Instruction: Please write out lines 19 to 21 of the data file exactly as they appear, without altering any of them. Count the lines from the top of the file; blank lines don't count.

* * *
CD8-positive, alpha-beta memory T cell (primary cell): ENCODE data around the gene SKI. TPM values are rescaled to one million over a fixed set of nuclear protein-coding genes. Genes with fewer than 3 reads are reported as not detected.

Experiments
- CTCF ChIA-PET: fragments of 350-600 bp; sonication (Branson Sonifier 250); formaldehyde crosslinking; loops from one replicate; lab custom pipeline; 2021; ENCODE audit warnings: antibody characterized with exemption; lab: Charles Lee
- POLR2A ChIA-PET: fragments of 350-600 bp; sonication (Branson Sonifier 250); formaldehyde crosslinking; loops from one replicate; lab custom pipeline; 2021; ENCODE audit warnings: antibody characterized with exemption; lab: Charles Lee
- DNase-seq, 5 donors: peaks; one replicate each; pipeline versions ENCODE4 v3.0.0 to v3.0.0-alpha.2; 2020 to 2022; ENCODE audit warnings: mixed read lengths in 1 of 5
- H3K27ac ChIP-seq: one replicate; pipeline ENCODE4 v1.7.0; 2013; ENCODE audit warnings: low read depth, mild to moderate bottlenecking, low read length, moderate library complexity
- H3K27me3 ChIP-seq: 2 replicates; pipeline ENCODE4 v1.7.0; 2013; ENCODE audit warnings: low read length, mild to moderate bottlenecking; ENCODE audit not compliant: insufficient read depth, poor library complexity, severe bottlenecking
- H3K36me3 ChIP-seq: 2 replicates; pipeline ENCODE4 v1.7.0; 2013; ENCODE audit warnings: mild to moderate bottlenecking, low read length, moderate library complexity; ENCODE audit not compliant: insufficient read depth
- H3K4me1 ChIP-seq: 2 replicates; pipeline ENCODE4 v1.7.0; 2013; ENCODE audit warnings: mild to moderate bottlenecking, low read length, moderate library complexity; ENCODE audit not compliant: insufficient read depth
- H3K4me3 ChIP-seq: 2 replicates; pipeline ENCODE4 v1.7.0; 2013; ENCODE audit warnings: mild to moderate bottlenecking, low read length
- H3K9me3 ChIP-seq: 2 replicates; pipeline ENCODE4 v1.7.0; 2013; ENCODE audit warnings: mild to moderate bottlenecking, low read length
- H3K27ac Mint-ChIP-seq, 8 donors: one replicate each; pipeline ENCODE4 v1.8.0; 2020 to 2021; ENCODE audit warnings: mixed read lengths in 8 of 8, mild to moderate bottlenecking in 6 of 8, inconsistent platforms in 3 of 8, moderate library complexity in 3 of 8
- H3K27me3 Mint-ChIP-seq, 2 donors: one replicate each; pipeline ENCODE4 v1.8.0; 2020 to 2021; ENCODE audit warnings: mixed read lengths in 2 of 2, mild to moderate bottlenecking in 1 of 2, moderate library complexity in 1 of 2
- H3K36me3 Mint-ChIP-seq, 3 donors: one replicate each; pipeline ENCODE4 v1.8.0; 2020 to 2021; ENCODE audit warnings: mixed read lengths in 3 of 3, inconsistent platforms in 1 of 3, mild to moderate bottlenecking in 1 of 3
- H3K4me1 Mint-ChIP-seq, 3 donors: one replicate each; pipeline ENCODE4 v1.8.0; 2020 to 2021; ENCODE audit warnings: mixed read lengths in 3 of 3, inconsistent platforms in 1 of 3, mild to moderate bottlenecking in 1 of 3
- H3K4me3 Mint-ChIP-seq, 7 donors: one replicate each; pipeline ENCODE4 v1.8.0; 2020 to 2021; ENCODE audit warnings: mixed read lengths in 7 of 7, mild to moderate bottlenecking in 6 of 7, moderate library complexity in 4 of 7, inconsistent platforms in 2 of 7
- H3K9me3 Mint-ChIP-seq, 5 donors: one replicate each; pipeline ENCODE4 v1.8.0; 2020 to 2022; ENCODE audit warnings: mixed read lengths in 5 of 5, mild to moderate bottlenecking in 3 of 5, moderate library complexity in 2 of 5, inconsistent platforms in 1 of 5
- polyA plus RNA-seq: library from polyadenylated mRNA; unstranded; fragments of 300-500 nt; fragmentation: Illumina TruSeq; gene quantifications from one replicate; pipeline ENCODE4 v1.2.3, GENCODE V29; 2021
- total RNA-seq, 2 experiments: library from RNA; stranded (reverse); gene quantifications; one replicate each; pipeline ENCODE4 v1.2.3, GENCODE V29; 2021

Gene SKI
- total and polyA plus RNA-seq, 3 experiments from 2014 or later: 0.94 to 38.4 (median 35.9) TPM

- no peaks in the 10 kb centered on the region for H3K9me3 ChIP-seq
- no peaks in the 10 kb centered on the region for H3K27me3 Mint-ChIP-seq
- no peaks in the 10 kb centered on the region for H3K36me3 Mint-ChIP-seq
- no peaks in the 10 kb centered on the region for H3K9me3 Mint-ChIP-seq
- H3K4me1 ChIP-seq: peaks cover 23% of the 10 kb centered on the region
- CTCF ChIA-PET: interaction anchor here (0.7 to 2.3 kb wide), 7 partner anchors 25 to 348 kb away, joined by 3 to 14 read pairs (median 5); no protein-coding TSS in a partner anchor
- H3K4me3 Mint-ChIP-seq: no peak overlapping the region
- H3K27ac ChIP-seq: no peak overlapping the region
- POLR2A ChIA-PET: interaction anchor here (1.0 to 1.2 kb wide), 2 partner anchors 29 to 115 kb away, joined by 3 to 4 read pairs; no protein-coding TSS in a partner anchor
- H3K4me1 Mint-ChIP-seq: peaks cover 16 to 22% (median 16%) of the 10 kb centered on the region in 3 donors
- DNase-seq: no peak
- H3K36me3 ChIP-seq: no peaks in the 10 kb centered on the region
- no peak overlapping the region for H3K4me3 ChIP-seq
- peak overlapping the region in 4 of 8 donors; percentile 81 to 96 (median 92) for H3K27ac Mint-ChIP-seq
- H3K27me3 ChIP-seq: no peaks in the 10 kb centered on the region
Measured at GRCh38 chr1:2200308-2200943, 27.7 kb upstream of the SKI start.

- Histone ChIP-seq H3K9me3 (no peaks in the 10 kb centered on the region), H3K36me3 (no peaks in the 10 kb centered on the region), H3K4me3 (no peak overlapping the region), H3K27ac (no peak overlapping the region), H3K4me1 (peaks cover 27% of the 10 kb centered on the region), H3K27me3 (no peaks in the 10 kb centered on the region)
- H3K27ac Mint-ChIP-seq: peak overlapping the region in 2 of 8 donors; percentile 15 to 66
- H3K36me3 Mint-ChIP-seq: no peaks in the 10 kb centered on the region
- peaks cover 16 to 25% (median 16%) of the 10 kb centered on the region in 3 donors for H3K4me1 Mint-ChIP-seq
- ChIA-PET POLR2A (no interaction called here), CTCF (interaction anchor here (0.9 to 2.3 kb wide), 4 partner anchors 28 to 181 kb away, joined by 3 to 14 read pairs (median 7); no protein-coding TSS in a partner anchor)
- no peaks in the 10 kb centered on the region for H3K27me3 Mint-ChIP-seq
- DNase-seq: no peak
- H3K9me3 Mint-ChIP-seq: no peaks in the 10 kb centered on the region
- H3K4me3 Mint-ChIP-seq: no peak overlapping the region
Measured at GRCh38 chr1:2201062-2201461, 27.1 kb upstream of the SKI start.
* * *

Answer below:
- total RNA-seq, 2 experiments: library from RNA; stranded (reverse); gene quantifications; one replicate each; pipeline ENCODE4 v1.2.3, GENCODE V29; 2021

Gene SKI
- total and polyA plus RNA-seq, 3 experiments from 2014 or later: 0.94 to 38.4 (median 35.9) TPM